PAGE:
Airlines face a clampdown on imposing hidden last minute fees on items ranging from airport check in charges to re-issuing boarding passes.
The Civil Aviation Authority plans a probe into carriers amid concern that too many passengers are being hit by “unfair” charges.
The review is likely to cover fees to check-in at the airport, printing out boarding passes, payment with credit cards, storing luggage in the hold, changing names on bookings and reclaiming air taxes from missed flights.
Sources told The Times that the regulator could take court action against airlines found to be flouting the Consumer Rights Act, introduced last year to give customers greater protection from small print.
It follows claims that airlines in Europe made almost £13 billion last year through additional charges and the sale of extras such as food, insurance and duty free.
The CAA will start an investigation this summer into the terms and conditions imposed by airlines on passengers.
The authority said that the investigation would cover administration fees and additional charges to see if they are proportionate, easily understood and clearly displayed.
The review will also cover whether passengers are given enough notice and proper warning before the changing of flight times.
It said that enforcement proceedings, including court action, could be taken against airlines found to be cheating passengers.
CAA spokesman said the investigation is "about making sure airlines are open and clear so that people understand what they are actually paying for".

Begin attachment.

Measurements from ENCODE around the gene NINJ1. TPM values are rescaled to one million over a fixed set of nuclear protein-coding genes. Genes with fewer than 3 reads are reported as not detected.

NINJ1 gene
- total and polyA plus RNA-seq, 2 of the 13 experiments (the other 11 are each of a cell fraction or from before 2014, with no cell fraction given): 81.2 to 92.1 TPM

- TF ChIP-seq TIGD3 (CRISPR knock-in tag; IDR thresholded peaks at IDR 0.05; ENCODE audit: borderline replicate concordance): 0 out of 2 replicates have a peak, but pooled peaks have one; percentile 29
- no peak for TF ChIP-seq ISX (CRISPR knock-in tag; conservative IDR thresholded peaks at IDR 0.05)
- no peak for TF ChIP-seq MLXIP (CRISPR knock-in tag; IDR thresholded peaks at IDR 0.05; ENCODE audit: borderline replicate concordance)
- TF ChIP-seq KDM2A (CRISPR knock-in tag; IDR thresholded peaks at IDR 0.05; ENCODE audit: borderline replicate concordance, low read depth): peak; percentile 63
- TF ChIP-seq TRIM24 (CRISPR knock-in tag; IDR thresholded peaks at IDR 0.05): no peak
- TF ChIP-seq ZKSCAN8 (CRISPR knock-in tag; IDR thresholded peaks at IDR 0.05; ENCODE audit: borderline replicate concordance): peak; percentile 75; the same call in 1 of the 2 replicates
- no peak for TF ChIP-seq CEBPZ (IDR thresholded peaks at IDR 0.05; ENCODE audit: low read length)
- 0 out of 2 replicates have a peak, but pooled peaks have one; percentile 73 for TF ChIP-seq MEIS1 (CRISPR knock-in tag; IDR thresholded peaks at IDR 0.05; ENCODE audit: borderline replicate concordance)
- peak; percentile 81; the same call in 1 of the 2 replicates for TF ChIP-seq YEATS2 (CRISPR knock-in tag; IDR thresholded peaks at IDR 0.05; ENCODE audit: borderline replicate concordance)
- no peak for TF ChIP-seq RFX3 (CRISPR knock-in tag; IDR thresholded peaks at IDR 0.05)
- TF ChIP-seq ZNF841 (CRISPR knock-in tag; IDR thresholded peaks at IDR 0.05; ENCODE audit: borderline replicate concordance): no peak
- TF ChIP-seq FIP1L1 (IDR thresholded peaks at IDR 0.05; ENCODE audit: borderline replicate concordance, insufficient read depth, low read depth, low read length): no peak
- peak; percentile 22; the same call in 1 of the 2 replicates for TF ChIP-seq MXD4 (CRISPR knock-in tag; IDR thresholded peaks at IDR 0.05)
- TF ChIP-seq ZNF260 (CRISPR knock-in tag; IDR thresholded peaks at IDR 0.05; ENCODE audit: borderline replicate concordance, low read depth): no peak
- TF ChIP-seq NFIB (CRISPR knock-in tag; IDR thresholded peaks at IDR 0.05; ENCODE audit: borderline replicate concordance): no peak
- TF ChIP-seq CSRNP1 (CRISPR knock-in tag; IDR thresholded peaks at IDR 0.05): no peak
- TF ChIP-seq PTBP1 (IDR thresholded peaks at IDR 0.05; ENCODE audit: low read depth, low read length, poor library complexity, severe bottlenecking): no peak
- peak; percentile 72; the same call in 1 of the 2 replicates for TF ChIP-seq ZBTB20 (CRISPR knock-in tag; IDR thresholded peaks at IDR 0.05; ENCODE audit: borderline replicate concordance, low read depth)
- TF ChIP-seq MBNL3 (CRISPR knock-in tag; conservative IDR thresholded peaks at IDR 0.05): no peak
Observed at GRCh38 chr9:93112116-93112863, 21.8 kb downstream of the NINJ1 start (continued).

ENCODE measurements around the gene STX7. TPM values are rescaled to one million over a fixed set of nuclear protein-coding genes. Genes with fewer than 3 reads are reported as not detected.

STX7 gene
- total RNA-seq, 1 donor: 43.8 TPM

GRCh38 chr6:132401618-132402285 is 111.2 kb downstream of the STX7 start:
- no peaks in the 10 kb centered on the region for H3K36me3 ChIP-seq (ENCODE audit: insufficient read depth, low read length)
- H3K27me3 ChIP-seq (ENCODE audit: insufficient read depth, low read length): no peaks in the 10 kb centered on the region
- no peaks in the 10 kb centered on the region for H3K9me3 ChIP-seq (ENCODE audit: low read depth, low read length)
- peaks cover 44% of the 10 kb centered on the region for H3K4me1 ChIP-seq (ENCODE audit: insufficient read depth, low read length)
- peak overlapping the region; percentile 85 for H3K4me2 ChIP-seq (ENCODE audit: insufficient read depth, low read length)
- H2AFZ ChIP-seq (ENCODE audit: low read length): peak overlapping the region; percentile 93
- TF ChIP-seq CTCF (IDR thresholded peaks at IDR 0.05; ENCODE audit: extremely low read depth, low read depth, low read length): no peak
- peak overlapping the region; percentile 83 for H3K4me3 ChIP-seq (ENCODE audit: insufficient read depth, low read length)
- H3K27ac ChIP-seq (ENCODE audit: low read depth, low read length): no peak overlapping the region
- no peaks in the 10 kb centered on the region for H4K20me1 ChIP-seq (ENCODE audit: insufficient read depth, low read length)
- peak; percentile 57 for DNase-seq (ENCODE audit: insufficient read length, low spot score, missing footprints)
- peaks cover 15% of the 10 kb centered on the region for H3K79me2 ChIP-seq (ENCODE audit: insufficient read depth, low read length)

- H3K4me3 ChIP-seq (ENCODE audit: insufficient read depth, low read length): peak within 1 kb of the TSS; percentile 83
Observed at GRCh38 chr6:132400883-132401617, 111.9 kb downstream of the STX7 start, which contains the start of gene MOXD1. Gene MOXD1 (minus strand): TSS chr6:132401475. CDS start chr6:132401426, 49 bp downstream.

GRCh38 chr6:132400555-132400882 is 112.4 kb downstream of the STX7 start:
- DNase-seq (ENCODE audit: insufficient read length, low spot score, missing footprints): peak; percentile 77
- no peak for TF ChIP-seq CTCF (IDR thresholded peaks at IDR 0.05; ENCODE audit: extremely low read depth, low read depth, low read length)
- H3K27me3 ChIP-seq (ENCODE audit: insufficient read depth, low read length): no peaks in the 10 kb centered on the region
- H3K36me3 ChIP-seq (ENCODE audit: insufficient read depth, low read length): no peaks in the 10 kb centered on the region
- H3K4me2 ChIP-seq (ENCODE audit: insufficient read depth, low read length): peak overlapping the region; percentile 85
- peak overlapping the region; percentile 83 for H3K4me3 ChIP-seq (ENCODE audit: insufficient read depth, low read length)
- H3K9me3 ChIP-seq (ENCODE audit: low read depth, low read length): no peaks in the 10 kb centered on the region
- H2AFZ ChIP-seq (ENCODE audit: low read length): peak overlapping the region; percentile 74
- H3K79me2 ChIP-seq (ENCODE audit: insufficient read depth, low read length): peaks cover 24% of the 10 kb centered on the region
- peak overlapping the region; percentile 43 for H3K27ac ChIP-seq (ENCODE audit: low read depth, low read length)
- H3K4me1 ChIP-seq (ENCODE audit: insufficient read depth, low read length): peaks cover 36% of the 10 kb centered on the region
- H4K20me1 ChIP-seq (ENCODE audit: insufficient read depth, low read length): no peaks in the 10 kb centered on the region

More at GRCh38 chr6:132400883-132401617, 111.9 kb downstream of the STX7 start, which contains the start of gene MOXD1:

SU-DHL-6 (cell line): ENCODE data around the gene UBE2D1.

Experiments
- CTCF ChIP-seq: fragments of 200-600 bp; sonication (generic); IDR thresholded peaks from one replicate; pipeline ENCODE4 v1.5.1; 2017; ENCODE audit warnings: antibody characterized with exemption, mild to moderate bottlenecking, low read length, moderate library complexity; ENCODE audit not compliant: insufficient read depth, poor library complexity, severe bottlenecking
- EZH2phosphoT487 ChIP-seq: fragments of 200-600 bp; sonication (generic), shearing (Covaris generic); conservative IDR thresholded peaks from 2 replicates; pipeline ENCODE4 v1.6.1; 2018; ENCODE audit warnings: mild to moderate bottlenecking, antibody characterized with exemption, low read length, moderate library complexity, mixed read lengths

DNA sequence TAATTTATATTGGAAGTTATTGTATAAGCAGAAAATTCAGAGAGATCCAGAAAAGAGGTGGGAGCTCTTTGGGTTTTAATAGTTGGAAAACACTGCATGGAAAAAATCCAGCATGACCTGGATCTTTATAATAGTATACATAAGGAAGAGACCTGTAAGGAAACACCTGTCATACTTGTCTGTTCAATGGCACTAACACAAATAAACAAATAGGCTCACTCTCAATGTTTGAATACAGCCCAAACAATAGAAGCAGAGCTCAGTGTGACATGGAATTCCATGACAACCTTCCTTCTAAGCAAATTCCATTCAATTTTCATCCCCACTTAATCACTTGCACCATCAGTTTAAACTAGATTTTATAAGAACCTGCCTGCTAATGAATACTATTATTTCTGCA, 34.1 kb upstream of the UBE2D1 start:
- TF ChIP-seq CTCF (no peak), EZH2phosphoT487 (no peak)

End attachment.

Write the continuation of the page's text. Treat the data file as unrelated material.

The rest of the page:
He added: "You've got the headline price of the ticket, but are there any additional things that people have to be aware of that they will have to pay for?"
Aviation minister Robert Goodwill was reported as saying the review would ensure that the “rights and obligations of the consumers and businesses are fair and balanced and consumers are not being penalised by unfair contract terms”.
The CAA has issued legal undertakings against airlines and travel companies 18 times in the past five years over breaches of passenger rights. This includes failing to provide compensation for flight delays.
The legal website CaseHub is building two class action cases against airlines over fees, including one levelled at Ryanair over hidden charges.
Michael Green, the website’s founder, said: “It is a lazy myth that these fees help subsidise low air fares.
“The price of an air fare primarily consists of tax and things unrelated to passenger costs. Fees sometimes lack transparency and, more frustratingly, are often gratuitous.”
A Ryanair spokesman said: "All Ryanair charges and fees are clearly outlined on the Ryanair.com website and throughout the entire booking process.
"Customers are asked to ensure that the details they enter at the time of booking are correct before completing their booking and we offer a 24 hour ‘grace period’ to correct minor booking errors."
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